Thunderbolt is a popular connection standard in many high-end NAS systems, with the original Thunderbolt clocking in at 10 Gbps, Thunderbolt 2 at 20 Gbps and Thunderbolt 3 at 80 Gbps. USB 3.1/USB-C (10 Gbps) connectors are often found on NAS systems, as are several other less common cable standards. While Thunderbolt was designed as a direct-connection cable, it’s possible to use it instead as a networking cable, operating at 20 Gbps for Thunderbolt 2 and 80 Gbps for Thunderbolt 3 systems. This requires some careful planning, though, as only the MacBook Pro 2016 model, as of this writing, has more than one Thunderbolt 3 port.
This connectivity speed is important for more than just transferring video files to a workstation or editing directly off the NAS; it’s also key for use as a networked device. With multiple users connecting to a NAS, the faster the connection, the faster data can be shuttled between users. Ten users moving data at 100 Mbps is the equivalent of one user moving 1 Gbps, so workgroups should consider their total network demand when selecting a NAS.
Personal Clouds, The Cloud And Backups
Some manufacturers are using a term called “personal cloud” to refer to their NAS systems. This is a bit confusing, since the whole concept of the “cloud” is a data storage solution that’s infinitely scalable and doesn’t require management of the user. Upload your files to the cloud, and someone else deals with the headaches of data management and backup.
Clearly, since these drives are connected locally to a computer, they’re not really cloud devices. There are a few aspects of cloud computing’s benefits that you can get from these drives—the ability to back up remotely and extend the capacity by adding new drives, and the ability to access your files remotely—which are cloud-like, but this term is still confusing. A personal cloud lacks the scalability and data redundancy of the bigger cloud services, but retains the platform-agnostic access and always-connected data sharing.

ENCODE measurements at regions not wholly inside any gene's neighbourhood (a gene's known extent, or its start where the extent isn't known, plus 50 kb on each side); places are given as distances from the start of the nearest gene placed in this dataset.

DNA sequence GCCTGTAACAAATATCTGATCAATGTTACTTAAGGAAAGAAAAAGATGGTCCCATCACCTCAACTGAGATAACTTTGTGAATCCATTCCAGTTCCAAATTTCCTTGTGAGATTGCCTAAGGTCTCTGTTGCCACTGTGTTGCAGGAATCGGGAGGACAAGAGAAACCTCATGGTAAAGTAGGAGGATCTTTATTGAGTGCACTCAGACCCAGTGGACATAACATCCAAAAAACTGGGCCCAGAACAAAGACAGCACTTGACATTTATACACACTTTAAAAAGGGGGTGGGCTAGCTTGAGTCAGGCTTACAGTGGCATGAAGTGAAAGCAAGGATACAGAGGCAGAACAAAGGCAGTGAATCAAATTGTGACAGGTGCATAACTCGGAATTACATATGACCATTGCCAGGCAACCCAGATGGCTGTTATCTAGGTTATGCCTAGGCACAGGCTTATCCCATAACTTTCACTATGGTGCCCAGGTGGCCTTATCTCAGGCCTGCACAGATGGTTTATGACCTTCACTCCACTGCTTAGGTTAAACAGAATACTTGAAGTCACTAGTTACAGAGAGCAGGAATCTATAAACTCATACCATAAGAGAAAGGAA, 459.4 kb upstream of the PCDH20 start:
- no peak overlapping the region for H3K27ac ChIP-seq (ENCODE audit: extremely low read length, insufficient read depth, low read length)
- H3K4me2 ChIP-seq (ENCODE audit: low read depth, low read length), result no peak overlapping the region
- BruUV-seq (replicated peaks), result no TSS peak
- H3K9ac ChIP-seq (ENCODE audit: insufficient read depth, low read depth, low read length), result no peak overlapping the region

For example, the small business-oriented WD My Cloud and My Cloud Mirror both provide traditional NAS services, as do the Seagate Personal Cloud drives, allowing for access or backup across a network, and the content stored on them is accessible anywhere via the My Cloud app. The Seagate device has built-in media serving, allowing it to stream movies, music or images to selected TVs and players. The drives can even back up photos and videos from mobile devices running the apps to the drives over Internet connectivity.
The ability of a NAS system to automatically back itself up to either directly connected local drives or to a data storage facility is a great one and a good feature to look for in any NAS. With multiple users adding content to a storage solution, the need to archive and maintain that data grows.
As mentioned earlier, some systems are expandable by simply plugging in an external hard drive, while some, especially the higher-end models, require additional expansion modules or additional NAS units of the same model as the original NAS.
With many cloud services, it’s possible to move to faster servers when the need arises. Even with a computer-based file server, it’s possible to get better network-sharing performance by purchasing a faster computer to run it, but that’s not the case with NAS units. The model you have is the model you have, and while you can improve performance somewhat by using faster drives, the speed with which the NAS operates is baked in. That means it’s a good idea to be sure of the specs and performance before you make a purchase.
Thanks to the use of NAS solutions in video editing, you can often determine their performance by seeing what level of editing the manufacturer claims they can handle without needing to know anything about transfer time or networking speeds. If the drive literature says it can handle multiple streams of ProRes 4444 video, it’s a faster model than one that says its users can do ProRes 422 editing, for example.
The QNAP Thunderbolt 2 and Thunderbolt 3 NAS devices are designed for high-end media production and allow for collaborative media editing on either Mac or Windows platforms. The Thunderbolt 3 models can even act as bridges between Thunderbolt and 10 Gig Ethernet, since Macs don’t currently ship with 10 GigE connectors.
Synology makes a number of NAS solutions (we’ve just reviewed the desktop-centric DS916+), including the high-volume FlashStation FS2017, a 24-bay SSD-based NAS RAID for the most demanding video production. The device has four Gigabit Ethernet ports, two 10 Gig Ethernet ports, expansion ports for 10 GbE, 25 GbE or 40 GbE ports, and USB connectors, allowing multiple users to connect at once, with built-in file backup, self-healing and support for up to 72 drives.
No matter your NAS needs, it’s a good idea to be sure that any selected NAS can keep up with your video editing requirements, plus some headroom. With cameras capturing in resolutions above 4K, it’s clear that the need for storage is only going to get more pronounced—maybe sooner than you think.